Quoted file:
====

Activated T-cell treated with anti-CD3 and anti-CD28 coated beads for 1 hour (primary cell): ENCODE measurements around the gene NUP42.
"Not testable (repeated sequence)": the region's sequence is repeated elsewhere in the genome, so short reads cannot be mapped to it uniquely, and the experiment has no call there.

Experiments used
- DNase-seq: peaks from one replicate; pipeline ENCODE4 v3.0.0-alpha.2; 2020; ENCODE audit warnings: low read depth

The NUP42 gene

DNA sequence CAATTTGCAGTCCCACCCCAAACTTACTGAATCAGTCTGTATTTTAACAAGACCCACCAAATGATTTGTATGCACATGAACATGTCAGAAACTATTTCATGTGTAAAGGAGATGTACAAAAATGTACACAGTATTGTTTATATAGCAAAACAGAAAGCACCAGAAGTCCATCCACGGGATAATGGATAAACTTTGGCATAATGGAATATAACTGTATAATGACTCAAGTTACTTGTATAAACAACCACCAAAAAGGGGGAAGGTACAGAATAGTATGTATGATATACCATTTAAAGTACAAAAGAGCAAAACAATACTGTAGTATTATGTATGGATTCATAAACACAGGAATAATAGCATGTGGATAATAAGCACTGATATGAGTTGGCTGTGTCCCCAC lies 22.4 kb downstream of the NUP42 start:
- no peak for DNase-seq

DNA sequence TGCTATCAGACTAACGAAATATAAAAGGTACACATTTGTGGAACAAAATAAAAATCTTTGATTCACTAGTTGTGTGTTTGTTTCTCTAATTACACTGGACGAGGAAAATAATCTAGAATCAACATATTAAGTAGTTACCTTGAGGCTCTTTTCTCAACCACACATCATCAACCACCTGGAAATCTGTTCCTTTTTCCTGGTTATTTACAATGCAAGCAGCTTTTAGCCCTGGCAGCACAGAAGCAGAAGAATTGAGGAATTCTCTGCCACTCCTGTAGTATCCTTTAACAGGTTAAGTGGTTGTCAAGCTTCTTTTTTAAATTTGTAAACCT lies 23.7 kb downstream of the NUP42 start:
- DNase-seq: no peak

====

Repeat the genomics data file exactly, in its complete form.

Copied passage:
Activated T-cell treated with anti-CD3 and anti-CD28 coated beads for 1 hour (primary cell): ENCODE measurements around the gene NUP42.
"Not testable (repeated sequence)": the region's sequence is repeated elsewhere in the genome, so short reads cannot be mapped to it uniquely, and the experiment has no call there.

Experiments used
- DNase-seq: peaks from one replicate; pipeline ENCODE4 v3.0.0-alpha.2; 2020; ENCODE audit warnings: low read depth

The NUP42 gene

DNA sequence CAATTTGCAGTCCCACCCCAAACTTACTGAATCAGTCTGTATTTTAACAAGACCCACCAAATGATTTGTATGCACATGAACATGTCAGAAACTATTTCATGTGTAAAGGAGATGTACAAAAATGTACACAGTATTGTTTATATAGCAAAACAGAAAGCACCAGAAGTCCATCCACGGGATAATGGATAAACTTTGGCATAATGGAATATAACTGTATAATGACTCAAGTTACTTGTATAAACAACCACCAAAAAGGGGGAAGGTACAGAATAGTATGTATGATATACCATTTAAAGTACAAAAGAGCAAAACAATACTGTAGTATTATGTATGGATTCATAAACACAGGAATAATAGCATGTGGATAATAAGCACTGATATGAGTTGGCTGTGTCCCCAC lies 22.4 kb downstream of the NUP42 start:
- no peak for DNase-seq

DNA sequence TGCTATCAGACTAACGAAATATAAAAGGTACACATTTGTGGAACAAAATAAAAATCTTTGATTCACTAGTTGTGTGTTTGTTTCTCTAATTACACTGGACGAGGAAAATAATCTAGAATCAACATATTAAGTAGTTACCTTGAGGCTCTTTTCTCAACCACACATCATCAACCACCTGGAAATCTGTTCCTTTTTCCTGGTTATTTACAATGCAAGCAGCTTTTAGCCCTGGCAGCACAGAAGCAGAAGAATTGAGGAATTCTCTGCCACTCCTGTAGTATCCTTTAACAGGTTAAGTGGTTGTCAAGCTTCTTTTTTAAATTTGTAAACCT lies 23.7 kb downstream of the NUP42 start:
- DNase-seq: no peak